Sunday, February 1, 2015

HuffPo’s Brief History of Art Censorship

After last week’s brutal attack on Paris’ satirical magazine Charlie Hebdo, and in many ways on free speech in general, censorship remains as crucial an issue as ever. While sources like The Telegraph and the Associated Press self-censored images of past Hebdo covers in the wake of the tragedy, blurring out potentially “immoral” images of the Prophet Mohammed, other outlets defiantly published the same works. It’s clear that the phrase “harmful to society” is still a contentious qualifier.

Via the HuffPo.


New Encounters of Law and Art at Yale Law School

Performing Legal Consults Sign

I’m very happy to be part of this art and law conference.

On Saturday, February 28, 2015, Yale University will host a major symposium titled The Legal Medium: New Encounters of Art and Law. A very interesting group of individuals will gather to engage in a series of panels, presentations, and discussions.

Rather than focusing on the practice of art law, this symposium will examine law as an artistic medium, in and from which artists create. It will focus on how artists encounter, take advantage of and seek to mold law.


Amy Adler, Jack Balkin, Tania Bruguera, Mary Ellen Carroll, Joshua Decter, Keller Easterling, Liam Gillick, Kenny Goldsmith, Tehching Hsieh, David Joselit, Robert Post, Robert Storr, Sergio Muñoz Sarmiento, Doris Sommer, & Laura Wexler

If you’re in the area don’t miss it. Still plenty of time to register for it, and it’s free to the public.


Nadler Slams Christie’s and Sotheby’s on Resale Rights

Siegelaub's "Artist's Reserved Rights..." Agreement.

Siegelaub’s “Artist’s Reserved Rights…” Agreement.

At a talk last Thursday at the Princeton Club, New York Representative Jerrold Nadler didn’t mince words as to why Christie’s and Sotheby’s are against resale royalties for visual artists,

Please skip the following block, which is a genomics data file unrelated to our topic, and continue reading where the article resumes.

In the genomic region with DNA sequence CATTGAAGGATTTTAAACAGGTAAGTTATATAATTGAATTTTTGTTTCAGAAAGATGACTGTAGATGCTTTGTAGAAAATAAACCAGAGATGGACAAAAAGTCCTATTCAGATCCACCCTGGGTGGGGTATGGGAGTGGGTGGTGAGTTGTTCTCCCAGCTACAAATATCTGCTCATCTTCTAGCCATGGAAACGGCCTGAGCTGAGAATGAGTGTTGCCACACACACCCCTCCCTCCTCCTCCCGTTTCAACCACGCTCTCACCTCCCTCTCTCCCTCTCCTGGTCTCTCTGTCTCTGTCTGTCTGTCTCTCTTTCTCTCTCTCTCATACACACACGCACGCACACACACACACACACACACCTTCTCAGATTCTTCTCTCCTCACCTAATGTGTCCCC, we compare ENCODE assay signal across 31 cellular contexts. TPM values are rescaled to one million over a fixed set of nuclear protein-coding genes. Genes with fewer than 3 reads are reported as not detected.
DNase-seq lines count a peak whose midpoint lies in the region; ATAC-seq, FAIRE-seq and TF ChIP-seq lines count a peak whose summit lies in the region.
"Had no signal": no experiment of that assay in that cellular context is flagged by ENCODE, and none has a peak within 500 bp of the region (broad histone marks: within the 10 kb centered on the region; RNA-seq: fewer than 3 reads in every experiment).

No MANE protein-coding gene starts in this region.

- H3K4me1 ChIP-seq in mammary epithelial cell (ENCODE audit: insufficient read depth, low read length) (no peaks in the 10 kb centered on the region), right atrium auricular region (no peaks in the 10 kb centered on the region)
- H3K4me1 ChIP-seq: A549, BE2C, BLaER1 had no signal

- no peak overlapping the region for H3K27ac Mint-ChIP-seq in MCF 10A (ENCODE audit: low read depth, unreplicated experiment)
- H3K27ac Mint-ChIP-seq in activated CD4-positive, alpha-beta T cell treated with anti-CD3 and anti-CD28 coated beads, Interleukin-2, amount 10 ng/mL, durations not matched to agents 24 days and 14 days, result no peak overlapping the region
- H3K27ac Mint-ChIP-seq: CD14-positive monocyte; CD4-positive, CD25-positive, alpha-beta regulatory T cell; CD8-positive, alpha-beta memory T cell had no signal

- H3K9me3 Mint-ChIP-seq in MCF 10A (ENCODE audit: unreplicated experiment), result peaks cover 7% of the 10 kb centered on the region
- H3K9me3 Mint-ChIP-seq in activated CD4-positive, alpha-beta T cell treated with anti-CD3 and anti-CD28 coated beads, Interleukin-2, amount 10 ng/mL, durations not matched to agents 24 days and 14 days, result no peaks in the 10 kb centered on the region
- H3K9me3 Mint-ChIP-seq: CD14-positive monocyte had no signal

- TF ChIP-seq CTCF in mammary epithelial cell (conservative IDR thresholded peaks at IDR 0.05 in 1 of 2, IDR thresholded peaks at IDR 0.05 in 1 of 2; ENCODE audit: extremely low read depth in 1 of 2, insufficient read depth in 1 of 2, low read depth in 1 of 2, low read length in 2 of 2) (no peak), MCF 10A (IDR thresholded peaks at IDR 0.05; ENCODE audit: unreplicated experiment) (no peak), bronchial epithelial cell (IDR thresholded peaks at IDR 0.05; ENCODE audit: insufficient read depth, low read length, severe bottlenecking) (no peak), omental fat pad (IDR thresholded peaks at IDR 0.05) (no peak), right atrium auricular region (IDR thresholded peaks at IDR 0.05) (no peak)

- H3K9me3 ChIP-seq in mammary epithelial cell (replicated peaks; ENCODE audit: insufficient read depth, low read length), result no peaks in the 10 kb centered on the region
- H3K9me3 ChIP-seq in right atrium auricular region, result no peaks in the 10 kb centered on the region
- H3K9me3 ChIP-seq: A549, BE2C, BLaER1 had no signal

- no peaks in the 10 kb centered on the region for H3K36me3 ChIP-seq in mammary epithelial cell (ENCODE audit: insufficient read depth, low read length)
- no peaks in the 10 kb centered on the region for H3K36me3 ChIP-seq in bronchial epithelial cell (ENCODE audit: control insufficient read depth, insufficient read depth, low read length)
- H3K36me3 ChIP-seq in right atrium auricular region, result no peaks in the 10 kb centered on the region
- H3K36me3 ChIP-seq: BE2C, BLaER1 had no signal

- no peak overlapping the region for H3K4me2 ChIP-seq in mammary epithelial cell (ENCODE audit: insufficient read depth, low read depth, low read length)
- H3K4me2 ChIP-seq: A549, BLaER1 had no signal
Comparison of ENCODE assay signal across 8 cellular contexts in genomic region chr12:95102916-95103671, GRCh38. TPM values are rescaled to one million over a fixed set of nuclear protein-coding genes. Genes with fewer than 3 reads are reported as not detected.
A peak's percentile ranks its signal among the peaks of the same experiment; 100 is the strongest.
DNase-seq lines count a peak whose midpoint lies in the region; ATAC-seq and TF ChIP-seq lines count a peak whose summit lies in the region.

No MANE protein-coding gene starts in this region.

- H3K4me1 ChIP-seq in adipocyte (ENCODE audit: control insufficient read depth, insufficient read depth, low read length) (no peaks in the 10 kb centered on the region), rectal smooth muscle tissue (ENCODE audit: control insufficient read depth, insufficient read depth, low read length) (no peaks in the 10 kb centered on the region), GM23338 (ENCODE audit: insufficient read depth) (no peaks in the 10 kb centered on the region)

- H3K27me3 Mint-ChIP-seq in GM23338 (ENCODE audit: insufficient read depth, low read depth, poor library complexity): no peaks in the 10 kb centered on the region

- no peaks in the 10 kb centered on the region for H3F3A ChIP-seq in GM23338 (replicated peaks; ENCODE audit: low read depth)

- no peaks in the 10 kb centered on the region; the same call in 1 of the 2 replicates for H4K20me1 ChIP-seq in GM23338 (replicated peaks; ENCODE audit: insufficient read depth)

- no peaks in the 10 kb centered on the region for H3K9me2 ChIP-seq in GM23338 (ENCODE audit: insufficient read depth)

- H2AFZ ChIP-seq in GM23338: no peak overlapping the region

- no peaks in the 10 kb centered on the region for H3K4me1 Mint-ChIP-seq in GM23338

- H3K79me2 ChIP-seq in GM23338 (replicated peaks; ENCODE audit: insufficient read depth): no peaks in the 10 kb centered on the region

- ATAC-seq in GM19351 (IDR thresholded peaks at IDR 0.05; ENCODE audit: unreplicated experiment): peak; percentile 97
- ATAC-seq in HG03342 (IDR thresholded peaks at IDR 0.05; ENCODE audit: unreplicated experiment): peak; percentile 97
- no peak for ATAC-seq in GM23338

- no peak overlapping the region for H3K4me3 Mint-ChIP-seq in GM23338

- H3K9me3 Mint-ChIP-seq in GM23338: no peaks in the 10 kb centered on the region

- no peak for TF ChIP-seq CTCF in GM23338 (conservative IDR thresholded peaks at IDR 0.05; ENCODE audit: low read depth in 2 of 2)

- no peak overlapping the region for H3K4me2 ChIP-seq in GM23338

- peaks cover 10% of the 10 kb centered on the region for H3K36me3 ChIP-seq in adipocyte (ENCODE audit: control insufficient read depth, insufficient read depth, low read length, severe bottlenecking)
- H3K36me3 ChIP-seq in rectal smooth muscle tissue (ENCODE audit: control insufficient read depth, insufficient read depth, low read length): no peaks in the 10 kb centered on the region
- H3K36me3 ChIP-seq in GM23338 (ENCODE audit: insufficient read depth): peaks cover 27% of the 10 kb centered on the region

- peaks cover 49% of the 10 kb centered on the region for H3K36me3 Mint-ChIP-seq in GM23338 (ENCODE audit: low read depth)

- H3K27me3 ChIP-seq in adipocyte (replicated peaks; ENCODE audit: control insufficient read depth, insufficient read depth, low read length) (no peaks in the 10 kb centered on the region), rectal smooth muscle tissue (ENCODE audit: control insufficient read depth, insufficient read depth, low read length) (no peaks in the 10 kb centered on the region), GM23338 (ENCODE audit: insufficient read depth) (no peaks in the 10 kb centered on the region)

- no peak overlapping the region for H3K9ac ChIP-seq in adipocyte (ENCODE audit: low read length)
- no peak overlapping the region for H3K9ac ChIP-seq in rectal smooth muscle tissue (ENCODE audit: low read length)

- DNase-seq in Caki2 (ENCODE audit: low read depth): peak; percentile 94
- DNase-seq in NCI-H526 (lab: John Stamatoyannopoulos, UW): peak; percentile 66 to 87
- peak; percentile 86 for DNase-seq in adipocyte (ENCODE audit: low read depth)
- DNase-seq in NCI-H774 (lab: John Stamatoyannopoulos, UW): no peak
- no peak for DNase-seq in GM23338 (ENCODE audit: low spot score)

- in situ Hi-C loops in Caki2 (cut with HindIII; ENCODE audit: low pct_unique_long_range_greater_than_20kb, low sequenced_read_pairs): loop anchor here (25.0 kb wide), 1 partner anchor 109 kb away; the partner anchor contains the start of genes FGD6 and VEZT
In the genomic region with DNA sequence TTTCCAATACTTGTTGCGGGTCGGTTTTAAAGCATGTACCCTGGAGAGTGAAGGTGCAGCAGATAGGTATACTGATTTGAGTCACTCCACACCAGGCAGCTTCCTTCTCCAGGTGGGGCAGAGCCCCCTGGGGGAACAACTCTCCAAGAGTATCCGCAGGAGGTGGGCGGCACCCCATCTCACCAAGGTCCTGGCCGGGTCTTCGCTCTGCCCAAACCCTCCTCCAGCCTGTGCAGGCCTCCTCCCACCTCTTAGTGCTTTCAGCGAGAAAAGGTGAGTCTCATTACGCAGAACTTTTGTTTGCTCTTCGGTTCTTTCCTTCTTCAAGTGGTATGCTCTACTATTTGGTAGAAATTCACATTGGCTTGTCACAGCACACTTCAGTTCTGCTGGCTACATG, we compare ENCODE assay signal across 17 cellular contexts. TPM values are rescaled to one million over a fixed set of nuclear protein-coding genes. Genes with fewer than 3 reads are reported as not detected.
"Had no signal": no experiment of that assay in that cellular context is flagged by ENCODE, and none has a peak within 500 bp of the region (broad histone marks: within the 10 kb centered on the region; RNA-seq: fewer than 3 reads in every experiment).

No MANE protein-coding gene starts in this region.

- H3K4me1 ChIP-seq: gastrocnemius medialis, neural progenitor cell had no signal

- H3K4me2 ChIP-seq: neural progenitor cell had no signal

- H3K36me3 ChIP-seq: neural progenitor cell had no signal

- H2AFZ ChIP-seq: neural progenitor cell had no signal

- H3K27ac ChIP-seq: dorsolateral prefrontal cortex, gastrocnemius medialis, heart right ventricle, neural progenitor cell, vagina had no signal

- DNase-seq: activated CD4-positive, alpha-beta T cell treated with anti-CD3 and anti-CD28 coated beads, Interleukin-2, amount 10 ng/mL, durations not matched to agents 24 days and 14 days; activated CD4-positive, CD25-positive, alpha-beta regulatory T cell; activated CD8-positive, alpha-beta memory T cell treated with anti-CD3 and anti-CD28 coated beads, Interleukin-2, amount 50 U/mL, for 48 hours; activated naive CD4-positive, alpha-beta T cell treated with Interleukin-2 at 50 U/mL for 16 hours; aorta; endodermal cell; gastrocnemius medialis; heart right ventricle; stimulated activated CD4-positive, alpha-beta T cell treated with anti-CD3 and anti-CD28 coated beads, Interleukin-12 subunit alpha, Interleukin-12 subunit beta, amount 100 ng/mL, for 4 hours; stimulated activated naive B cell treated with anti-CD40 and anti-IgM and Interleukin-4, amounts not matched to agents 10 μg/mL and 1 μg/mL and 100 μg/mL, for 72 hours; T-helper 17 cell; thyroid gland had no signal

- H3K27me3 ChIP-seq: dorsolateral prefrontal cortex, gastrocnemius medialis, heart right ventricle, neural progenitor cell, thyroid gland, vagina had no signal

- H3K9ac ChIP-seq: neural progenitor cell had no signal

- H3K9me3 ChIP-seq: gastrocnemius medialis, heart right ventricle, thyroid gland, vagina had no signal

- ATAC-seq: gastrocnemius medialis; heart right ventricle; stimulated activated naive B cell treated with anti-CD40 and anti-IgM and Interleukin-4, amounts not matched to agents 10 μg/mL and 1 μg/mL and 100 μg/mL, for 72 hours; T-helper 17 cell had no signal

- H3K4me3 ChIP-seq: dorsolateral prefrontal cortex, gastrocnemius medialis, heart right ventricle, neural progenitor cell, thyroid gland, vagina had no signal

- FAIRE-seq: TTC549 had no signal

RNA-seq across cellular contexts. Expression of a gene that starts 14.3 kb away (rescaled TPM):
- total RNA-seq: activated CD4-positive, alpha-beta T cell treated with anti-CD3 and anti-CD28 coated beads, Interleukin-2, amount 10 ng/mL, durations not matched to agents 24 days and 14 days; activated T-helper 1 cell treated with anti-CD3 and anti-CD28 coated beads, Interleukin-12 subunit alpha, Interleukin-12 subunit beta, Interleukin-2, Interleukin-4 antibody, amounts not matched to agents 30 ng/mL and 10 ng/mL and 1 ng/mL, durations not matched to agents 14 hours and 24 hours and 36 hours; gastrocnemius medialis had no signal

“So, I would argue that their concern is not so much with the details of the bill (although they may want you to think that), but with the whole concept to begin with. And on that front, we are just going to disagree. They are the ones out of step with the rest of the world, not us. We stand with the artists, while they stand with the collectors.”

According to artnet news’ Brian Boucher,

Christie’s said that it cannot support the bill because the number of working artists who would benefit is too small, the beneficiaries are already successful, and galleries and dealers ought to be subject to the law as well.

So basically, and as it concerns artists, the auction houses argue that no one will purchase unknown artists works and those artists that are being bought at auction are already rich enough.

At the risk of sounding cynical, this is why we love the so-called artworld. Everyone, and I do mean E…V…E…R…Y…O…N…E, is for supporting artists except when it’s time to be for artists rights. I wonder if these are the same people that voted for Obama and applauded Obama Care–you know, kind of like those luminaries over at Harvard.


Andres Serrano Pissed Off at Associated Press


And for copyright infringement, no less. Wait, wasn’t it the same Associated Press that hauled Shepard Fairey into court for…wait for it, wait for it…copyright infringement?


Artists Beware, Drone Laws A-Coming!

Via the Artnewspaper,

Artists in the US could have less than a year left to freely use drones in their work. Although current flight restrictions apply only to commercial, not artistic, use of drones, the Federal Aviation Administration (FAA) is working on new regulations that are due to be submitted to Congress by September.


Universal Music Files Copyright Lawsuit Over Prison Carepackages

On Tuesday, Universal Music filed a lawsuit against a group of companies including the Centric Group and Keefe Group alleged to be selling “care packages” that family members and friends can send to inmates who are incarcerated in correctional facilities.

Among the items being sent to prisoners, according to a complaint filed in California federal court, are mixtapes featuring performances by artists like James Brown, Eminem, Marvin Gaye and Stevie Wonder.


Artists Resale Royalty Bill Dead In the Water…Again

Nicholas O’Donnell updates us on the status of the (previously) pending resale royalty bill,

Nadler introduced a resale royalty bill in 2011, but it failed to become law.  Last year, on the heels of a Copyright Office recommendation to enact resale royalty legislation, Nadler introduced the Resale Royalties Too Act of 2014.  He gave an impassioned defense of the idea at the Appraisers Association of America’s Art Law Day at NYU in November, and it briefly appeared headed for a vote, but with the turn of the calendar page this version too is now void.  Will he, or others, try again?


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